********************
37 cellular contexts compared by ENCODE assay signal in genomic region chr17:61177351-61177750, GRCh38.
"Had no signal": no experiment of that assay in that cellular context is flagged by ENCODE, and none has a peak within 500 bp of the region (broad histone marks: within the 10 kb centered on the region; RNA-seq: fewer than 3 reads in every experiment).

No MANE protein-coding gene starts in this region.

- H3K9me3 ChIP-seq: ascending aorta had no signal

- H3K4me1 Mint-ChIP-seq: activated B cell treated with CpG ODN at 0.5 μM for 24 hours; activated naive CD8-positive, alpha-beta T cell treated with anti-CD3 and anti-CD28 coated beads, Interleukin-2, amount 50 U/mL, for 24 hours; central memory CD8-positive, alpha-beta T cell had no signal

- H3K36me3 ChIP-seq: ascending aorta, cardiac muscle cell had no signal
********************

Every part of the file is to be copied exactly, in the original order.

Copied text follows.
37 cellular contexts compared by ENCODE assay signal in genomic region chr17:61177351-61177750, GRCh38.
"Had no signal": no experiment of that assay in that cellular context is flagged by ENCODE, and none has a peak within 500 bp of the region (broad histone marks: within the 10 kb centered on the region; RNA-seq: fewer than 3 reads in every experiment).

No MANE protein-coding gene starts in this region.

- H3K9me3 ChIP-seq: ascending aorta had no signal

- H3K4me1 Mint-ChIP-seq: activated B cell treated with CpG ODN at 0.5 μM for 24 hours; activated naive CD8-positive, alpha-beta T cell treated with anti-CD3 and anti-CD28 coated beads, Interleukin-2, amount 50 U/mL, for 24 hours; central memory CD8-positive, alpha-beta T cell had no signal

- H3K36me3 ChIP-seq: ascending aorta, cardiac muscle cell had no signal